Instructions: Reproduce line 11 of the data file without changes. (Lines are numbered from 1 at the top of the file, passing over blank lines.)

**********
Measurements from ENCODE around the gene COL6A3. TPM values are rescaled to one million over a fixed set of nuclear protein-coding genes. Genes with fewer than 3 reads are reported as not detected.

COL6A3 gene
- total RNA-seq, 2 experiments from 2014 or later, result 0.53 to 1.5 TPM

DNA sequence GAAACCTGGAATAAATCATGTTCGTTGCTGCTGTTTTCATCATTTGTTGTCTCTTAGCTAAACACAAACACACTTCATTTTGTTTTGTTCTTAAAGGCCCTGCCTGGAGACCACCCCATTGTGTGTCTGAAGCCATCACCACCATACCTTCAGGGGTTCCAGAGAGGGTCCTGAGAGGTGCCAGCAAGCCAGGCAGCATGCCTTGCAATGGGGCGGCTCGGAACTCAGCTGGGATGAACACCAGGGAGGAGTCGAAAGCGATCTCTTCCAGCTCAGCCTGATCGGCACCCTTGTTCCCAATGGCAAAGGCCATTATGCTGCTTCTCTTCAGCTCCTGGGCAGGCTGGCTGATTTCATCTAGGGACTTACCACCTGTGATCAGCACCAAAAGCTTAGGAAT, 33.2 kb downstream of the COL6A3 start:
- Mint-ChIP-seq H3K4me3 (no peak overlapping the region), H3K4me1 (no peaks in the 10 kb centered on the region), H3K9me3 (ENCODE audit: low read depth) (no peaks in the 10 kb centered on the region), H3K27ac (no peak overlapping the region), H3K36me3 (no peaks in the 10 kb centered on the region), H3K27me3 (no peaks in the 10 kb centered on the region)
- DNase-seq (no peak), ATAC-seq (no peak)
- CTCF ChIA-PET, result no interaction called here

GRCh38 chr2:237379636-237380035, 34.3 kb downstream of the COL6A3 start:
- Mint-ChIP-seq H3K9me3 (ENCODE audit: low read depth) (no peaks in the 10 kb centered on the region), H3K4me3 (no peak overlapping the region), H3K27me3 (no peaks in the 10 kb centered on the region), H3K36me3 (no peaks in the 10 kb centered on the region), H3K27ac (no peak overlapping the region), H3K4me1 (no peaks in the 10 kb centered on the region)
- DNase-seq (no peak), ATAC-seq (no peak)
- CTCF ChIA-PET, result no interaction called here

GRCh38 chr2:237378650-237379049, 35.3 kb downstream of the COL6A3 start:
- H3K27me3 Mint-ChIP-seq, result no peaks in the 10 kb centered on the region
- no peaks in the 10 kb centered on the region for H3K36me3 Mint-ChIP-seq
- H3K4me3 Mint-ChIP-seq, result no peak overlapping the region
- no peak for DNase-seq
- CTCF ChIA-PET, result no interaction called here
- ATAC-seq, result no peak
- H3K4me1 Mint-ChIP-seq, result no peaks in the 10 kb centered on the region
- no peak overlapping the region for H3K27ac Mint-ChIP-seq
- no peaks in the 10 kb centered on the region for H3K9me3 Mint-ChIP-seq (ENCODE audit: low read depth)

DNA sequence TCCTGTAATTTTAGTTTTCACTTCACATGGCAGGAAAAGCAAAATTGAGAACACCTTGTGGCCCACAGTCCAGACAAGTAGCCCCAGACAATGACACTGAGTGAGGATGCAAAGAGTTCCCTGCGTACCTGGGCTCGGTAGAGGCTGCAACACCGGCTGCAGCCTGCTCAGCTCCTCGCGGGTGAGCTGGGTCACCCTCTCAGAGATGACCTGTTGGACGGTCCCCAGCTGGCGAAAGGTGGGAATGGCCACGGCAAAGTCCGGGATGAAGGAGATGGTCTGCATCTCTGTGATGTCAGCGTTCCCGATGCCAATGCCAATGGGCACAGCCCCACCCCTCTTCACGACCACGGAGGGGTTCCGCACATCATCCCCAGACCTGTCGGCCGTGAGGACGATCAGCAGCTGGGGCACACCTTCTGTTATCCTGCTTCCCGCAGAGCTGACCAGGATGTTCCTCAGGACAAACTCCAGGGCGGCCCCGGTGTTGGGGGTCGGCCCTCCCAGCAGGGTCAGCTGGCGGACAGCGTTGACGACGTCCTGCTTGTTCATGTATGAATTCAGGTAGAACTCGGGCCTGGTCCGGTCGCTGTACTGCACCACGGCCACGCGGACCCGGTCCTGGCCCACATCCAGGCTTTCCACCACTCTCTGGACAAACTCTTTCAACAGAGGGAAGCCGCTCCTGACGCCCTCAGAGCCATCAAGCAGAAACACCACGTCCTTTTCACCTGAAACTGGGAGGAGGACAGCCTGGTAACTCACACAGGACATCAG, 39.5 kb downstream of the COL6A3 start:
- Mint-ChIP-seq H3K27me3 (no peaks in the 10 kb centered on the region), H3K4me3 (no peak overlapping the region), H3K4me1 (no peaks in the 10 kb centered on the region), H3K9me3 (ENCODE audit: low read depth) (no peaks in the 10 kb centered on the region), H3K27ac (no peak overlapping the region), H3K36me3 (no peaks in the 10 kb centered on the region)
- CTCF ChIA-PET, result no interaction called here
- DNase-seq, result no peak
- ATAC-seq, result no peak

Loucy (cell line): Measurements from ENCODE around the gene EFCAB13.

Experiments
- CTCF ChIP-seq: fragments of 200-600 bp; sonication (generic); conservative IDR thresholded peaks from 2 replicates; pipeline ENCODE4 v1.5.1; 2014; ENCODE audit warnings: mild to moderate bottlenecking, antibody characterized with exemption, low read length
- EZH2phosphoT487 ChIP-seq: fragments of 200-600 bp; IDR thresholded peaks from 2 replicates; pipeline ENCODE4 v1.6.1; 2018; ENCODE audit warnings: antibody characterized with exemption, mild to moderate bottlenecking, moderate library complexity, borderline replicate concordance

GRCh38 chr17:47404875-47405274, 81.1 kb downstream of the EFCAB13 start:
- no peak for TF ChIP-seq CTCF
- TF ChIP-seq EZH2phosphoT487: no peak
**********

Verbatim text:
- CTCF ChIA-PET, result no interaction called here